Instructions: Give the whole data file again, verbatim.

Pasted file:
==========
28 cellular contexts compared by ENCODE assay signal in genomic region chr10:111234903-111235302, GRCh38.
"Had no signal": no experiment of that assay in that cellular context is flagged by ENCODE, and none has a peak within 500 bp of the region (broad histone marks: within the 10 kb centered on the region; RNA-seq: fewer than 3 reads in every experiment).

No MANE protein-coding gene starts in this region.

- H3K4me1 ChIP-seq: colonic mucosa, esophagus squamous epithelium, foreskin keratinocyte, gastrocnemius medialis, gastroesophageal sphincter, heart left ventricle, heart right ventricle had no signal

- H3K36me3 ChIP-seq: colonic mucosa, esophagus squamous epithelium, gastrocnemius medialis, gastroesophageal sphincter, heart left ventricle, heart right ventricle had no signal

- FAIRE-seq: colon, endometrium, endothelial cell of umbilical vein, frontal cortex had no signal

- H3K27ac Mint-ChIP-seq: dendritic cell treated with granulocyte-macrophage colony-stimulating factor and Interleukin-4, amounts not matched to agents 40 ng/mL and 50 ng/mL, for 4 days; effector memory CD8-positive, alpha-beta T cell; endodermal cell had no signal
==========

28 cellular contexts compared by ENCODE assay signal in genomic region chr10:111234903-111235302, GRCh38.
"Had no signal": no experiment of that assay in that cellular context is flagged by ENCODE, and none has a peak within 500 bp of the region (broad histone marks: within the 10 kb centered on the region; RNA-seq: fewer than 3 reads in every experiment).

No MANE protein-coding gene starts in this region.

- H3K4me1 ChIP-seq: colonic mucosa, esophagus squamous epithelium, foreskin keratinocyte, gastrocnemius medialis, gastroesophageal sphincter, heart left ventricle, heart right ventricle had no signal

- H3K36me3 ChIP-seq: colonic mucosa, esophagus squamous epithelium, gastrocnemius medialis, gastroesophageal sphincter, heart left ventricle, heart right ventricle had no signal

- FAIRE-seq: colon, endometrium, endothelial cell of umbilical vein, frontal cortex had no signal

- H3K27ac Mint-ChIP-seq: dendritic cell treated with granulocyte-macrophage colony-stimulating factor and Interleukin-4, amounts not matched to agents 40 ng/mL and 50 ng/mL, for 4 days; effector memory CD8-positive, alpha-beta T cell; endodermal cell had no signal